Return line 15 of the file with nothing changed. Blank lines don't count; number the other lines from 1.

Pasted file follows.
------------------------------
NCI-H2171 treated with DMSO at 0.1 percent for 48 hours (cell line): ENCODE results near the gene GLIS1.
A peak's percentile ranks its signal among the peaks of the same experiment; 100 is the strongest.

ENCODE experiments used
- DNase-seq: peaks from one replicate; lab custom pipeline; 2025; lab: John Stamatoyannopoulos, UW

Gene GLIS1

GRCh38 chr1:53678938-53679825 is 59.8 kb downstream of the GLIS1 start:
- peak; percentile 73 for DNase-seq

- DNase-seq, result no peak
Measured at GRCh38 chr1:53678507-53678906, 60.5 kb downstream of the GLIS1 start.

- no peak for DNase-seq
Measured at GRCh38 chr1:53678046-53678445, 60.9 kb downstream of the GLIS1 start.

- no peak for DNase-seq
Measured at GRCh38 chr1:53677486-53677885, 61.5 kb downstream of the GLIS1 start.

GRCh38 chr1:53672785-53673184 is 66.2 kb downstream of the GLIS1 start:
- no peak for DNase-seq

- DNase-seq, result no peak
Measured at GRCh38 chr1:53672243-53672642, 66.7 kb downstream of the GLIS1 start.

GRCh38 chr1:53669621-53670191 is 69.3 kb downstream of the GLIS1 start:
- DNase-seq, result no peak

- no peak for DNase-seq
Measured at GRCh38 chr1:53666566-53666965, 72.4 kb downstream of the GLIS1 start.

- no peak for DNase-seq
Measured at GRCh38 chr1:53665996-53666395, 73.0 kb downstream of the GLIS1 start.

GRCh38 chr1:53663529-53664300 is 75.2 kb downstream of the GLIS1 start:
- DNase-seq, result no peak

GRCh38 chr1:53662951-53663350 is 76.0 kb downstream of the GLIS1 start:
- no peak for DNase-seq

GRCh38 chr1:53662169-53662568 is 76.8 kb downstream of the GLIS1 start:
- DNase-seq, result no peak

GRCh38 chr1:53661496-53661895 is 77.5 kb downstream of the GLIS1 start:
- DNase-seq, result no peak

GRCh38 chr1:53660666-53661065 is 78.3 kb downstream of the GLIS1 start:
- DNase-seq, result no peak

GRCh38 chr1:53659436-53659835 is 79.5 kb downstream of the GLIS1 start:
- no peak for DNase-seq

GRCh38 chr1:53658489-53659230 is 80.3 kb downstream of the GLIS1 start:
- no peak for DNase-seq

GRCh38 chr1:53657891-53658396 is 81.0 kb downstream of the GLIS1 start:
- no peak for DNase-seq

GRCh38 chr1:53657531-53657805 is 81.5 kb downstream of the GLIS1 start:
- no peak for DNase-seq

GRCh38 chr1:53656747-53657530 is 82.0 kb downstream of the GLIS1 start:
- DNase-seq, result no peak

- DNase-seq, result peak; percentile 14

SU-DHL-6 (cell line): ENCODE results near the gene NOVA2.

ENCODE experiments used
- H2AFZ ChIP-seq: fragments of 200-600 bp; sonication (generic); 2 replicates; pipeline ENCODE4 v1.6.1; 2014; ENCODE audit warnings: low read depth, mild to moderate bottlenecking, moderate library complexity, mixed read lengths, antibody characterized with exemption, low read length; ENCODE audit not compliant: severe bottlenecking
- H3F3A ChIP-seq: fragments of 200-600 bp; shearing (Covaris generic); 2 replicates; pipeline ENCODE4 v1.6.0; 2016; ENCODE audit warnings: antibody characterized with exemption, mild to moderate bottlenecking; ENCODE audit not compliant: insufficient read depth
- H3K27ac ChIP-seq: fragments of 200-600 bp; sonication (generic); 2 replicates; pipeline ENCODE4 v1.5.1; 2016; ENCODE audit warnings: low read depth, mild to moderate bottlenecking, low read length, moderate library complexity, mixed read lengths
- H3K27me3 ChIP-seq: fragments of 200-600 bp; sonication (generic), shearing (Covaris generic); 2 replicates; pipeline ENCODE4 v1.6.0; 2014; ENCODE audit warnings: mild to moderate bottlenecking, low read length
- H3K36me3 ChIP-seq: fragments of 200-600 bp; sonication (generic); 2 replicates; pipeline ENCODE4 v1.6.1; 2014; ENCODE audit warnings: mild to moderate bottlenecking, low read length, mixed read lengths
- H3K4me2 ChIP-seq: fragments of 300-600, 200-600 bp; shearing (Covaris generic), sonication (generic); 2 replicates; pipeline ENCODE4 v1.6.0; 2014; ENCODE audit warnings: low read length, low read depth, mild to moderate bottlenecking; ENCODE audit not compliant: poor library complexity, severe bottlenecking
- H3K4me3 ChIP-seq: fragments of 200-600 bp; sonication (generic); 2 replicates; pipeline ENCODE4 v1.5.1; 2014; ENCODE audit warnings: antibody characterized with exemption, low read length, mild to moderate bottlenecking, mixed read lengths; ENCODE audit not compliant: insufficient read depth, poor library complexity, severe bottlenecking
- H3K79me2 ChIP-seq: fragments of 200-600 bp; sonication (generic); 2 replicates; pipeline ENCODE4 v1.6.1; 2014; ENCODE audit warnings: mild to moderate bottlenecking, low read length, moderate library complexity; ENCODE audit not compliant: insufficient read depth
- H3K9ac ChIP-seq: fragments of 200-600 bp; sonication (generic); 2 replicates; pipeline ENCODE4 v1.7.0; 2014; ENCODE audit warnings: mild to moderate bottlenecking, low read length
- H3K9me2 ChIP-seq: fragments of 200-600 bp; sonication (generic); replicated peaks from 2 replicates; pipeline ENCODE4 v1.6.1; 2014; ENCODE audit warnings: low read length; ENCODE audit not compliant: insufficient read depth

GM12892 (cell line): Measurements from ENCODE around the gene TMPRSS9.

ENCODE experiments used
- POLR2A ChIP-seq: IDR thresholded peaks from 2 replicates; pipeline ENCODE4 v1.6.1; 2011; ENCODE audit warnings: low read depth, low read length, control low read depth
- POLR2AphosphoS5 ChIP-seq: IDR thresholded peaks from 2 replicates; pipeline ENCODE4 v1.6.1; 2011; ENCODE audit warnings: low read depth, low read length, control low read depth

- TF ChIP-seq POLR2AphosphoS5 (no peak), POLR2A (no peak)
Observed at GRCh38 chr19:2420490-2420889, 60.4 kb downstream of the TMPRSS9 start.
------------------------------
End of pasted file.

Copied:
- no peak for DNase-seq